Belaku Shishu Vihara

Being in second PU naturally means getting up early for tuitions. That is one of the most difficult times of the day, trying to open my droopy eyes, and controlling the urge to snuggle up in bed and going back to sleep. Just at that horrible moment of semi-wakefulness, a soothing balm calms my mind. It’s the prayers the orphaned children are reciting—they live two houses away from me, and they amaze me sometimes. They are always awake by five, no matter the weather, reciting their mantras, while the entire colony sleeps. Belaku Shishu Vihara, where these children live, is a lovely home for destitute and orphaned children. Sometimes, visiting this place can invoke strange and uncontrollable emotions in me. I am scared for them. How will they create their own futures? Who will give them all those life-lessons? But, strangely, they are confident, warm and friendly kids as kids could be, and not to mention highly disciplined. When I sit in the balcony to study, a kid stares at me through their balcony, and a heart-melting smile as soft as a cloud stretches across her face…I smile back, it is not a careless reciprocation of an innocent greeting. It is not a happy smile either. There will be a mixture of emotions playing on my face—sympathy, sadness, concern and yes, a silent ‘hello’ which this kid immediately understands.

While some people might say these children are really underprivileged, I think I can look into their hearts. They lead a unique life—something different from what all of us have lead, something which cannot be fully understood by people like us. For them, life means enjoying one day at a time, and facing everything together. Life is about learning the things that matter, about understanding life-skills because they will definitely need it. While going to bed does not mean a good night kiss from a mother, it might mean a comforting touch of a friend’s hand, and suppressed giggles throughout the night. While they might not enjoy pillow fights with brothers and sisters, they still practice for the annual Belaku function with full enthusiasm. They realize that they are dependent on others for food and shelter, but they also realize they need not crib about it, for it is nothing to be ashamed of. They also have understood that they are different—they know that the future can be difficult and times can be trying, but they have learnt not to be afraid. All these kids are truly special. If you are a resident of Bangalore, you can drop in sometime, donate food or cloths and help these children. You can make a difference! Come to Belaku, and share some smiles!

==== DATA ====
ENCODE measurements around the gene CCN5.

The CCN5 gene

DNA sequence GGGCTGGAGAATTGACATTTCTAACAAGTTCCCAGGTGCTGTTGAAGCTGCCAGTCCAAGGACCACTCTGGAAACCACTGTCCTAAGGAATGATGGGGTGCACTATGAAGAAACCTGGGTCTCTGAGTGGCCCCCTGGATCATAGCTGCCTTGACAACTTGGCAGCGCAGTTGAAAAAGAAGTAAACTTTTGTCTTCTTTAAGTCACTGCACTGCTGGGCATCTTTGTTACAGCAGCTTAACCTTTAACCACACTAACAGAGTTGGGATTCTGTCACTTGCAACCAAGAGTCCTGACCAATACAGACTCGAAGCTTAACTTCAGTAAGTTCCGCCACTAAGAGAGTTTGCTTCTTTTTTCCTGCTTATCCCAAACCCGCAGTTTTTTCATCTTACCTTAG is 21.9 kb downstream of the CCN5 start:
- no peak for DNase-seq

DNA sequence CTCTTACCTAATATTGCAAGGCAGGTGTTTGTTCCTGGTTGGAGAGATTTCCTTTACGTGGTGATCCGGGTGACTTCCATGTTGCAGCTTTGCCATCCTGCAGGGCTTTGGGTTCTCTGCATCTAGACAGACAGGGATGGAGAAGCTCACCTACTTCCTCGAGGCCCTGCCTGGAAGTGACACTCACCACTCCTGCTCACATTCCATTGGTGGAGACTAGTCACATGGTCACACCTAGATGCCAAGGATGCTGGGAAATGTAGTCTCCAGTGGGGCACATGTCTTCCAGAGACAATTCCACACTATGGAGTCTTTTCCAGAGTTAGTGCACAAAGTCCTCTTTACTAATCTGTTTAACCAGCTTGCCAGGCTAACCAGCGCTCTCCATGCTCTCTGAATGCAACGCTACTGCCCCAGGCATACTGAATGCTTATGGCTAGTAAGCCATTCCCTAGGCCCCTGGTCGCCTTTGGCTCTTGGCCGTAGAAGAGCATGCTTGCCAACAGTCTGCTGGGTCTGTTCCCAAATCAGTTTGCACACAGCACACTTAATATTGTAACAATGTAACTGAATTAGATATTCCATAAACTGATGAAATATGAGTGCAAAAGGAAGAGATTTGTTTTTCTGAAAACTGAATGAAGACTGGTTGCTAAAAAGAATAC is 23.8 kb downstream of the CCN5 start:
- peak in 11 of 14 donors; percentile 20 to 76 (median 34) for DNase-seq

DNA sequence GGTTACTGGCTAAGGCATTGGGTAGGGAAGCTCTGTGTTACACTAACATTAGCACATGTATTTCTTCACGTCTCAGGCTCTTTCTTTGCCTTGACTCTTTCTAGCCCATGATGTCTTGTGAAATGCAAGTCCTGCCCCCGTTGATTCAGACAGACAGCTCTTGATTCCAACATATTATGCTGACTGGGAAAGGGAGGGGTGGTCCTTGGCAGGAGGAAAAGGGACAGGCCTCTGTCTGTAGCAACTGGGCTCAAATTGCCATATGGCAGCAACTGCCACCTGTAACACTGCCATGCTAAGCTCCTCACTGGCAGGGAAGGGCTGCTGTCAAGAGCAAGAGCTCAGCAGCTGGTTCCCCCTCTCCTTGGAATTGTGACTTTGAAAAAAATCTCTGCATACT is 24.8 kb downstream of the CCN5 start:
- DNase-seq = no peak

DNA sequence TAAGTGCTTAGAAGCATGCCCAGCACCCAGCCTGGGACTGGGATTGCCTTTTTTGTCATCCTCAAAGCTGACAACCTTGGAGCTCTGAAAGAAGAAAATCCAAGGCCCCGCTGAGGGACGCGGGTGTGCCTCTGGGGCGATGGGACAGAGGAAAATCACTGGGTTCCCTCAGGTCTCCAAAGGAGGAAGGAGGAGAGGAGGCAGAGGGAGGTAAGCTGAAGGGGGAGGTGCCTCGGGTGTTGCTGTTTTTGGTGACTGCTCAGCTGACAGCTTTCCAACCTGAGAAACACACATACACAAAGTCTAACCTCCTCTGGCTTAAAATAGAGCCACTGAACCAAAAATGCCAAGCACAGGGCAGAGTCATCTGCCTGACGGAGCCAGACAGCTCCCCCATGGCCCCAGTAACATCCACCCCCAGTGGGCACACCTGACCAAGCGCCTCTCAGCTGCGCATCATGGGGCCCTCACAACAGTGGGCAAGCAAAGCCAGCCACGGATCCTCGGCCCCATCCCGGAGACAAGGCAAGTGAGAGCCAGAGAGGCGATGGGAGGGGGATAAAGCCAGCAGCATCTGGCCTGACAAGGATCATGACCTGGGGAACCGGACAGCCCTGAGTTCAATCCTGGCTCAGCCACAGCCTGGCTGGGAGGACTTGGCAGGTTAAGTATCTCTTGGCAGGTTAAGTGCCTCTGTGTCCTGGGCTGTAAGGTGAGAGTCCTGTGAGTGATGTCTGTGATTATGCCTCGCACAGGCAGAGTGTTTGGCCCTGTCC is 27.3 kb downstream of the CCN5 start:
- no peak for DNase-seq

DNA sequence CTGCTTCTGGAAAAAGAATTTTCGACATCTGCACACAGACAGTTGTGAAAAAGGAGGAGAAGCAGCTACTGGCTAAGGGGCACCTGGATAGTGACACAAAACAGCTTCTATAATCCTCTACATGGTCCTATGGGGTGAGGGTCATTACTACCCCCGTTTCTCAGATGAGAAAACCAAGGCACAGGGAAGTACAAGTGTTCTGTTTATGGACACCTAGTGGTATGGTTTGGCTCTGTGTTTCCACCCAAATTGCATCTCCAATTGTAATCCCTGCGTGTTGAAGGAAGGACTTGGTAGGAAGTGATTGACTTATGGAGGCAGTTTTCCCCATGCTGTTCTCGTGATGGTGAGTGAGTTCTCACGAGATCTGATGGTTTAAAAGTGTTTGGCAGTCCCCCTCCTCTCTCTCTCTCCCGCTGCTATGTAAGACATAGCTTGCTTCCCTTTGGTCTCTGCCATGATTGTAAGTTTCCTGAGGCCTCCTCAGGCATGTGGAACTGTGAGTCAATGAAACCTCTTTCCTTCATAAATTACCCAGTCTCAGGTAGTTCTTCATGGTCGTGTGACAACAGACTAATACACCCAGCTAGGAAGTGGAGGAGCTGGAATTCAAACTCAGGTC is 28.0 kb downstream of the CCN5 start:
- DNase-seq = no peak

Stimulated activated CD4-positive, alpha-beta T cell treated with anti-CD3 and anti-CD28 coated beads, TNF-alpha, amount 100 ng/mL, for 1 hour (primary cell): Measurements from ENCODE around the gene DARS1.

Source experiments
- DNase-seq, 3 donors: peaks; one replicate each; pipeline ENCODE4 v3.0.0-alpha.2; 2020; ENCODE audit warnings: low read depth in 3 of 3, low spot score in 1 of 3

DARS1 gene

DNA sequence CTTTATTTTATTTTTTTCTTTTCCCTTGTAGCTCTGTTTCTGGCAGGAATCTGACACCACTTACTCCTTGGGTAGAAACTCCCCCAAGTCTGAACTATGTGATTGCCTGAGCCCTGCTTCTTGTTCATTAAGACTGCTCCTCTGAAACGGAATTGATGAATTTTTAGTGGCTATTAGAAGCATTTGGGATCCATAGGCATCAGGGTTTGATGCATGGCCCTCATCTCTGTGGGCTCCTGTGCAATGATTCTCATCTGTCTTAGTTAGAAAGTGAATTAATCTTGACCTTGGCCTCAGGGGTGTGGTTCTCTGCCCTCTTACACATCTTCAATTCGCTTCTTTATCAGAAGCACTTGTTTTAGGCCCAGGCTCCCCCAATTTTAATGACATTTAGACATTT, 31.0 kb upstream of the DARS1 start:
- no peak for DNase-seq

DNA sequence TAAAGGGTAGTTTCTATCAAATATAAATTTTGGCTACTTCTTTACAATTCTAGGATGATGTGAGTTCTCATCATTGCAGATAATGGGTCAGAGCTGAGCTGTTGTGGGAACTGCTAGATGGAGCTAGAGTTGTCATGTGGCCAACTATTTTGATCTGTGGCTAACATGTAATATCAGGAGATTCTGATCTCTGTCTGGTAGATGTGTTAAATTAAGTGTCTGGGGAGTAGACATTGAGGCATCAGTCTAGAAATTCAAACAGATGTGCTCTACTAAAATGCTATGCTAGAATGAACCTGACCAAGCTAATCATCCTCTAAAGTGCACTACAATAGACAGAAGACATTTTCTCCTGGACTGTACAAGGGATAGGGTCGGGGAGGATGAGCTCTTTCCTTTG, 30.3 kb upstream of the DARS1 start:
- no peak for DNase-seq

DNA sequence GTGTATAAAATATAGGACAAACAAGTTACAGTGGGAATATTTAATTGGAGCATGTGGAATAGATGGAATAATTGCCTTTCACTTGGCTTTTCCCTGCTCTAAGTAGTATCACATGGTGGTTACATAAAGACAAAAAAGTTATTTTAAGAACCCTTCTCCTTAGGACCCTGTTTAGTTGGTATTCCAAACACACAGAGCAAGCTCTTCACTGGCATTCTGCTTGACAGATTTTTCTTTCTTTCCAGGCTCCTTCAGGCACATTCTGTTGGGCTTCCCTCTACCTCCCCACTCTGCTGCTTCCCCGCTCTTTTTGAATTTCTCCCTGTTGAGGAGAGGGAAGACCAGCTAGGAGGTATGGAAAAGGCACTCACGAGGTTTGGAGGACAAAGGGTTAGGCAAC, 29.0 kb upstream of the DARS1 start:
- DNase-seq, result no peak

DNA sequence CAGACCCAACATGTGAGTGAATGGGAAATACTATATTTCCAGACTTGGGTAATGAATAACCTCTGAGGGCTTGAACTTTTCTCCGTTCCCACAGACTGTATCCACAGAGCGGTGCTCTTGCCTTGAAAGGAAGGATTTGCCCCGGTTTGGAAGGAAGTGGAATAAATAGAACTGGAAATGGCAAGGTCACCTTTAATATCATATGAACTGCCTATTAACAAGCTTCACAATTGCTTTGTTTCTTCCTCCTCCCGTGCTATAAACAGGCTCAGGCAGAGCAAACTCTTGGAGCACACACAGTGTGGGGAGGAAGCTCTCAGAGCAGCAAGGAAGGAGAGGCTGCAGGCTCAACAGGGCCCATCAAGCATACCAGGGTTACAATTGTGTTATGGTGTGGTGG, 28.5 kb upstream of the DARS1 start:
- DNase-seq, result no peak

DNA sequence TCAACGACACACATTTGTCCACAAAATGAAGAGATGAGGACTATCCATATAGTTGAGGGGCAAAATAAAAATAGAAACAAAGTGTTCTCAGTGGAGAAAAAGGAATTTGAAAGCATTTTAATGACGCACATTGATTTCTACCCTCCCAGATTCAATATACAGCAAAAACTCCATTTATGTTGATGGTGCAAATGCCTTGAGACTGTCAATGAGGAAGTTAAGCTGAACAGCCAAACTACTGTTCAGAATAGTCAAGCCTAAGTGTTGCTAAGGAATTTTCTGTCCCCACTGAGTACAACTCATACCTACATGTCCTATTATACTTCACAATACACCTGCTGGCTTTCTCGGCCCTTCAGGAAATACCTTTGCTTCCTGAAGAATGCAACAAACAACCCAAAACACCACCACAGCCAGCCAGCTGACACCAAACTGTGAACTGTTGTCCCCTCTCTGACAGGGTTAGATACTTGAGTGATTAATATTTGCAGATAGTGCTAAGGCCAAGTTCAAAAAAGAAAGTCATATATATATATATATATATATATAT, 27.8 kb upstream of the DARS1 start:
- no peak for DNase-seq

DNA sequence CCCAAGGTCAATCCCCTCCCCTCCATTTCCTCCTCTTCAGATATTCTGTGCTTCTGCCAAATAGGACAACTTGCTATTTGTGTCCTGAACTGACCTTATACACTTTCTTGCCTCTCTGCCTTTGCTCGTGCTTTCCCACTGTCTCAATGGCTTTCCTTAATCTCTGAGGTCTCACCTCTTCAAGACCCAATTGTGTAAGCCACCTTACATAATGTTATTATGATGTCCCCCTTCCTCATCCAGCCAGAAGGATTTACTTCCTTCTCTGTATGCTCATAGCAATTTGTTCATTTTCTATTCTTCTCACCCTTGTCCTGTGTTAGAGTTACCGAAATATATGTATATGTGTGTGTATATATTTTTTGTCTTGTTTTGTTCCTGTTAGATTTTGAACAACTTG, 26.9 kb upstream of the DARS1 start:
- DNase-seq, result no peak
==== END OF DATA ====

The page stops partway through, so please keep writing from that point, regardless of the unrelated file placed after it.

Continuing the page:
Contact Belaku Shishu Vihara
5th Cross, NR colony (near Acharya Patha Shala college of Commerce)